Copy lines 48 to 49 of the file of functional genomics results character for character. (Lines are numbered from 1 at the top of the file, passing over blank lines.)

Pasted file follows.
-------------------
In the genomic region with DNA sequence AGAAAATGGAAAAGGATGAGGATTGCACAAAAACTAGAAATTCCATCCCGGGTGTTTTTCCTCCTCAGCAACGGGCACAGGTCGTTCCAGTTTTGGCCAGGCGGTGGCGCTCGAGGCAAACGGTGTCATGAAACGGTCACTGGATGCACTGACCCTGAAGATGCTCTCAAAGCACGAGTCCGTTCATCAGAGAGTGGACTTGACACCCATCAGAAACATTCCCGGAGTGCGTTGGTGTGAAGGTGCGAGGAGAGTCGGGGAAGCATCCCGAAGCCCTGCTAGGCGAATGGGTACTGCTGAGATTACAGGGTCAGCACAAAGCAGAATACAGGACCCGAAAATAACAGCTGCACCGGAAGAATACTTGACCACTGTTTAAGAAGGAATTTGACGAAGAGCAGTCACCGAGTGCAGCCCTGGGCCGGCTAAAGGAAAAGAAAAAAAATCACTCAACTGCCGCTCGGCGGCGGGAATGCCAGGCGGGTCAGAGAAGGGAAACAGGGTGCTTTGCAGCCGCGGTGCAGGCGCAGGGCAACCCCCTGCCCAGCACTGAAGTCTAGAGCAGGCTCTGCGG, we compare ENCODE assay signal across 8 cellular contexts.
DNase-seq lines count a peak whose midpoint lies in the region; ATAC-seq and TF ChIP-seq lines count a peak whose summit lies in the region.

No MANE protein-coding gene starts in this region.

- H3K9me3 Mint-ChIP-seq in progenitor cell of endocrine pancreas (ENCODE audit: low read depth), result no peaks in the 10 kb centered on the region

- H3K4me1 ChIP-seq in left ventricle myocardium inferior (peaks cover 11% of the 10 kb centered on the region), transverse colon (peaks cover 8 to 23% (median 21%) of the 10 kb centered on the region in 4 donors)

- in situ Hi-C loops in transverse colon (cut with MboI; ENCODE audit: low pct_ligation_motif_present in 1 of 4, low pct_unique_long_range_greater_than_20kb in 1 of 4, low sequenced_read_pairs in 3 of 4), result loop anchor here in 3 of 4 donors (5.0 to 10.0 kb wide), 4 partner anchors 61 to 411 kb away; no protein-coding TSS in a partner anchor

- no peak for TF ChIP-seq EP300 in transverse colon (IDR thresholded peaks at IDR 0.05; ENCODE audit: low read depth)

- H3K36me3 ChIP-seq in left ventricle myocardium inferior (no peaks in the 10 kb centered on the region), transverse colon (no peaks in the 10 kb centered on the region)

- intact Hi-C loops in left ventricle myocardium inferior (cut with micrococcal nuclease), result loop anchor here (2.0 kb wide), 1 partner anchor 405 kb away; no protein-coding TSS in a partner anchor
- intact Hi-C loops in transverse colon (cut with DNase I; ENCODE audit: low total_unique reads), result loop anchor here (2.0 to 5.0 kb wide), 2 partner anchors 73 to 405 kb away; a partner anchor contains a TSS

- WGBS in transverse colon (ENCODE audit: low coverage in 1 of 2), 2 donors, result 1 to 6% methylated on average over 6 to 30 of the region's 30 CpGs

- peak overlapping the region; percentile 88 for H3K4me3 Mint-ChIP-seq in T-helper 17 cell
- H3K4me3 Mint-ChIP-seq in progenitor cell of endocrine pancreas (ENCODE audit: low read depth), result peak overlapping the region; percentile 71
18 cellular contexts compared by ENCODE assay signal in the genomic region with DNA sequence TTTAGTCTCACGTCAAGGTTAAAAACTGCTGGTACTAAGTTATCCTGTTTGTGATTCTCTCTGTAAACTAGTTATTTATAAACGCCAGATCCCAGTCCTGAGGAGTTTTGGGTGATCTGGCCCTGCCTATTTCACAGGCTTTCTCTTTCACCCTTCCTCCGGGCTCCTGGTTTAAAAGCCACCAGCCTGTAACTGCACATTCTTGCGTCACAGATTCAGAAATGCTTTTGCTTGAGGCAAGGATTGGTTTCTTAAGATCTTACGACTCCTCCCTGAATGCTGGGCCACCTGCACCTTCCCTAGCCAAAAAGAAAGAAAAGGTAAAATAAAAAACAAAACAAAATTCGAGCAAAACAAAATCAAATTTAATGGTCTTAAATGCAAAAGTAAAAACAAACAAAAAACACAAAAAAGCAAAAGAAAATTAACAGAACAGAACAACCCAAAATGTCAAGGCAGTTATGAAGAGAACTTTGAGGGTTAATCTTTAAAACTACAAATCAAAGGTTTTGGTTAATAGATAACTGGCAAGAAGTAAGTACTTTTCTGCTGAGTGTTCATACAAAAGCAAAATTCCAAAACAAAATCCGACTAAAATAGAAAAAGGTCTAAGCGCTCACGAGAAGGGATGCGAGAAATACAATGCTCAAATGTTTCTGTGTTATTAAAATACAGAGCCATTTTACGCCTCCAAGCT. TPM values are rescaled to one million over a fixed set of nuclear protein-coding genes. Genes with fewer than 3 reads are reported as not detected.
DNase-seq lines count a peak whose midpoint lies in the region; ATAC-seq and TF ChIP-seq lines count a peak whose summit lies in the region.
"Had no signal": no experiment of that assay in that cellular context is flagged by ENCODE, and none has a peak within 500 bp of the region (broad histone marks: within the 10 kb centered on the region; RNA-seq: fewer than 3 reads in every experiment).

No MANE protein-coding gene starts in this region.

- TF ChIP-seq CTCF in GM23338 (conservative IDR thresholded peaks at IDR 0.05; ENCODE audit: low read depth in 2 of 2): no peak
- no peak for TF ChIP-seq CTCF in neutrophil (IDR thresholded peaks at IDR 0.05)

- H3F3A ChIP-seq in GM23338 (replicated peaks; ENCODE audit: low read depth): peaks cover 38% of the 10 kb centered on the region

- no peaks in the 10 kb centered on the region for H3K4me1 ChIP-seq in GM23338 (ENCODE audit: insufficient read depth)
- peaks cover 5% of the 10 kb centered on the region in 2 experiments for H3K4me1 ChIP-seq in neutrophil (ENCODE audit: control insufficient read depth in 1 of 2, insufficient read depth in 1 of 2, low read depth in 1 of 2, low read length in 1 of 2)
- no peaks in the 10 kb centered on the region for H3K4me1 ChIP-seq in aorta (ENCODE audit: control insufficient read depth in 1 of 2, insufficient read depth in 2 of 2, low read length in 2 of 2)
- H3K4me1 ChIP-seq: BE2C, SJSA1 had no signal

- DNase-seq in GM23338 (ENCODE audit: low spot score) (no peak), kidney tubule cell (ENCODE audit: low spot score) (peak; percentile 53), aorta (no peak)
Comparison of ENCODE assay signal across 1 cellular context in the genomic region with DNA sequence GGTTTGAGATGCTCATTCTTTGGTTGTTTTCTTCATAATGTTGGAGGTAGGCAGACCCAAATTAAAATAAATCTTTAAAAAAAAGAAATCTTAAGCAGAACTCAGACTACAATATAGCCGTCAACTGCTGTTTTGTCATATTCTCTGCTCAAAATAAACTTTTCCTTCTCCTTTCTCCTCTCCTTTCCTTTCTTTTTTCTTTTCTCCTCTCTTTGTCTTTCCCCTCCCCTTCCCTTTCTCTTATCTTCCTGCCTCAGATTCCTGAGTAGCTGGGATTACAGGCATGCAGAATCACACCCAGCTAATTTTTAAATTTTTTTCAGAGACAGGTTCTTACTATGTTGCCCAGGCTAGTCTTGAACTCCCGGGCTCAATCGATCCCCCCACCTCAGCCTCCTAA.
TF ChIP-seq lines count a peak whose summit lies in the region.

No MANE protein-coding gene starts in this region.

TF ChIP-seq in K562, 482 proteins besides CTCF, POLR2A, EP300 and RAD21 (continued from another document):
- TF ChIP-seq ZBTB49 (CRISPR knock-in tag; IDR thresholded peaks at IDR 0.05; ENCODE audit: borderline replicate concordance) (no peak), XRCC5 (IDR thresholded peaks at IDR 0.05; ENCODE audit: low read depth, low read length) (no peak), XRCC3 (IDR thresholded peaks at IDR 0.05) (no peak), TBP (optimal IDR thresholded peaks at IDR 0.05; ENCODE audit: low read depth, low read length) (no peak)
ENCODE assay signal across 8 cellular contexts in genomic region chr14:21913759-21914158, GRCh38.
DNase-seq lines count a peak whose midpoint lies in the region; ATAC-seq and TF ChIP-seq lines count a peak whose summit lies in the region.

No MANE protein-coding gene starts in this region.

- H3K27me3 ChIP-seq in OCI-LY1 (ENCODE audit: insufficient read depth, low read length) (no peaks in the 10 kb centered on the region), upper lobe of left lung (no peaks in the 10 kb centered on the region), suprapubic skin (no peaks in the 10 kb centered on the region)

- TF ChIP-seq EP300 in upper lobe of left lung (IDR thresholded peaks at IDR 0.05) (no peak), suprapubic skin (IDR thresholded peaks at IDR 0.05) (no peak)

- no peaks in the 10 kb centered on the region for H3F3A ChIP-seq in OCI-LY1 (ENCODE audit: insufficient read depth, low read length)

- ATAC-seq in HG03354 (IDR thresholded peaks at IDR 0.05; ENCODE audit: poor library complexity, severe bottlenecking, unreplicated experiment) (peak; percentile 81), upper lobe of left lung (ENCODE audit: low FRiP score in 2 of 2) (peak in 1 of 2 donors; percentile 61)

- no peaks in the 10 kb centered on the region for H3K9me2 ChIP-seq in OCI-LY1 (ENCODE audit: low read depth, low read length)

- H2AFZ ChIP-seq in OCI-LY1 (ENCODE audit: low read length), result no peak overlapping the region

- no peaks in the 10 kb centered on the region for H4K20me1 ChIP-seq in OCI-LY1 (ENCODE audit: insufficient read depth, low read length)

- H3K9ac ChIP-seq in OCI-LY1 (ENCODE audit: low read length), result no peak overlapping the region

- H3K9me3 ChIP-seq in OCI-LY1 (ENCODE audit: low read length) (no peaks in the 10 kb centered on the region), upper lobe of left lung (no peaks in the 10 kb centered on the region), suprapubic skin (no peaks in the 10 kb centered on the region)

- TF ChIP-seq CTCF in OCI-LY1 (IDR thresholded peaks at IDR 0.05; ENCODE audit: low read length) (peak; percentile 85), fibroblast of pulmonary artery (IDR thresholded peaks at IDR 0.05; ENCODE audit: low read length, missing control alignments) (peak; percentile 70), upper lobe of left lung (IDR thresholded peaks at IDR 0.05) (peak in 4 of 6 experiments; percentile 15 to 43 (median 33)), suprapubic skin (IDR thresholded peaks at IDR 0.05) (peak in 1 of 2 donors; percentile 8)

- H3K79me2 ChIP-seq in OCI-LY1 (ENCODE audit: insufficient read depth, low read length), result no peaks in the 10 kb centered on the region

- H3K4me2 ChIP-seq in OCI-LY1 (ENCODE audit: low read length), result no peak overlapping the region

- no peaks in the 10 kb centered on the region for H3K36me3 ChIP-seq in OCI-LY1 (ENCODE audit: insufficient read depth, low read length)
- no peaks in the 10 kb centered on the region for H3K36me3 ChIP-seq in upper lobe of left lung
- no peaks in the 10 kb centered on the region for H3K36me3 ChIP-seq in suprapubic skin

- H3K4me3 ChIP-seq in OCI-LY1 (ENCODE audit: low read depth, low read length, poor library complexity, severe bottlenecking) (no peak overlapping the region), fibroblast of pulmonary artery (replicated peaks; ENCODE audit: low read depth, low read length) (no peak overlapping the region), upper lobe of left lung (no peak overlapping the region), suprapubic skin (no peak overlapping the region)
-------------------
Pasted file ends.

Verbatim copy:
- no peaks in the 10 kb centered on the region for H3K36me3 ChIP-seq in suprapubic skin

- H3K4me3 ChIP-seq in OCI-LY1 (ENCODE audit: low read depth, low read length, poor library complexity, severe bottlenecking) (no peak overlapping the region), fibroblast of pulmonary artery (replicated peaks; ENCODE audit: low read depth, low read length) (no peak overlapping the region), upper lobe of left lung (no peak overlapping the region), suprapubic skin (no peak overlapping the region)